Five One-Hour Routines That Will Improve Your Life as a Freelancer

Here at TVWriter™ we love the freelancing creative life and find it the most fulfilling way we can think of to do what we love and make a living at the same time. So we’re really glad we stumbled across these cool ways to make it even better:

coolchartby Herbert Lui

Who is your most valuable client? It’s not the one who brings you the most money. Nor is it the one who is most famous. You are your most important client, and that means you need to spend a little time refining your own process each week. Here are five ways to do just that.

Your other clients are important, but at the end of the day, you still need to pay attention to yourself. Business magnate Warren Buffett illustrates this in his authorized biography The Snowball, using his partner Charlie Munger as an example:

Charlie, as a very young lawyer, was probably getting $20 an hour. He thought to himself, ‘Who’s my most valuable client?’ And he decided it was himself. So he decided to sell himself an hour each day. He did it early in the morning, working on these construction projects and real estate deals. Everybody should do this, be the client, and then work for other people, too, and sell yourself an hour a day.

Agencies understand this principle: that’s why they allocate so many resources to creating their own platforms and products. To build their reputation, they will do cheaper (or free) work to align themselves with more prominent brands.

Although you may have a smaller budget than these agencies, you can do what Charlie Munger did – spend just one hour each day on your most important client. What can you do as a freelancer to enhance yourself?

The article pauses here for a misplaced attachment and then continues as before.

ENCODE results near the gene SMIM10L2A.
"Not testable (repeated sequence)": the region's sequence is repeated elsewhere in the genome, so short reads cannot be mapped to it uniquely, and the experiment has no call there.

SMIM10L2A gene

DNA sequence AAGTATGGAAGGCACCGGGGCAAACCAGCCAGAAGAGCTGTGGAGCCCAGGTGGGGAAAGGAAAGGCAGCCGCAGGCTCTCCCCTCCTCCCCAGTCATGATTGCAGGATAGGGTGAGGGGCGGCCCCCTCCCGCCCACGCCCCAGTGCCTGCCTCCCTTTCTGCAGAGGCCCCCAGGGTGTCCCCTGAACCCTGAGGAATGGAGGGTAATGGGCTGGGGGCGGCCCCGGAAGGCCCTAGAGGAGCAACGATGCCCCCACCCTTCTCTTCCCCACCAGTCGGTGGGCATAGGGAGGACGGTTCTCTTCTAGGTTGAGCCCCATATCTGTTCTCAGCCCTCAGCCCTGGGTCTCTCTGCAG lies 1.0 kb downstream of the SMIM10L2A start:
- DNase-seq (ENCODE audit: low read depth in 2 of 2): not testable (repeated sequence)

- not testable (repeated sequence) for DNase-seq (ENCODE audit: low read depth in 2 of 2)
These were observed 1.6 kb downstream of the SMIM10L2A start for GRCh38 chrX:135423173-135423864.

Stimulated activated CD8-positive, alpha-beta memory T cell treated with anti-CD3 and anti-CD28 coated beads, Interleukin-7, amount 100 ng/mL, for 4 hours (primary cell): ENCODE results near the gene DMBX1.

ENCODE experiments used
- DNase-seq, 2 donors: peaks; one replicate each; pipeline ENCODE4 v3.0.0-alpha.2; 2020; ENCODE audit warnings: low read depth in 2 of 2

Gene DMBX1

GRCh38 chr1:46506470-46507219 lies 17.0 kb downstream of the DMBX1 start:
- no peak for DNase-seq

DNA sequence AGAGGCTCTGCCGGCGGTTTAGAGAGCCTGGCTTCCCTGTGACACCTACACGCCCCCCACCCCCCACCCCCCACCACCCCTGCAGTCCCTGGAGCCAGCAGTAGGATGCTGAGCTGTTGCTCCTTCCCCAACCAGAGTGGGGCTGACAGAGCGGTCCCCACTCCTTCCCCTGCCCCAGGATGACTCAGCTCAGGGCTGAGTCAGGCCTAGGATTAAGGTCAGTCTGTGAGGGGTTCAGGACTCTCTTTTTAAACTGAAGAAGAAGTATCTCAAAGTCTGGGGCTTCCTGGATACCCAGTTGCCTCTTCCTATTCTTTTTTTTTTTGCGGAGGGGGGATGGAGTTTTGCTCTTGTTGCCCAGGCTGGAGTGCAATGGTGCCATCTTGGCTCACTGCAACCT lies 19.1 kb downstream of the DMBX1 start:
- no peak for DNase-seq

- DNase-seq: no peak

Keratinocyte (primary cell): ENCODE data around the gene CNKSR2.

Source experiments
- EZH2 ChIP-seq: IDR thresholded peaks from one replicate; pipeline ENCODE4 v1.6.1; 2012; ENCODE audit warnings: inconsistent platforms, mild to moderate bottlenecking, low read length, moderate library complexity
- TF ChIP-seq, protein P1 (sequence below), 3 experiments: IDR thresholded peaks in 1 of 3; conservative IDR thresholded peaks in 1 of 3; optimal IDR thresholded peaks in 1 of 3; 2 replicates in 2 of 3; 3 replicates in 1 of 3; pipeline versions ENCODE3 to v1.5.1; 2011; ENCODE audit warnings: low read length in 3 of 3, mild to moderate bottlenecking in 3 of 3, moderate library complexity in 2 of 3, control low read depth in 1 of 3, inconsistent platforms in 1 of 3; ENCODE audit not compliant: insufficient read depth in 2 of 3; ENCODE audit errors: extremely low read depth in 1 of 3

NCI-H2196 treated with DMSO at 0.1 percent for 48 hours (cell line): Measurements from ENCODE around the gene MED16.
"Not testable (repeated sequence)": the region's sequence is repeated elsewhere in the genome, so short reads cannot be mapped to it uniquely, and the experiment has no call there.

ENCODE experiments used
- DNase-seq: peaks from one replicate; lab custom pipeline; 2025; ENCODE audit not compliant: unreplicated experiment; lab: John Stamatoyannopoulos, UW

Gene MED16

1. Look at Job Postings

When I talked to serial entrepreneur and Circa CEO Matt Galligan about networking, I asked him about his brief stint in product management consulting and how consultants could go about finding work. One of his suggestions was that freelancers should look at company job boards for postings in their realms of expertise.

Although this sounded unusual, it made perfect sense as he unpacked the idea: most times, when companies post a job, they are doing it as a reaction. For example, they needed a developer, designer, or a marketer yesterday. This makes for a great opportunity for you to get in touch with the company as a freelancer.

You can tell them straight-up that you may not be the perfect permanent fit for their team, but you can hit the ground running in the meantime and solve the problem for them in the short-term. Not only will you reduce their workload, but you will also be buying them more time to recruit and hire a permanent team member that truly fits.

There’s your foot in the door. Even though you might be working on a temporary basis with them, you have the insider’s perspective to figure out more of the company or team’s problems – and how you can help them solve these other problems when the permanent staff member inevitably replaces you in your current capacity.

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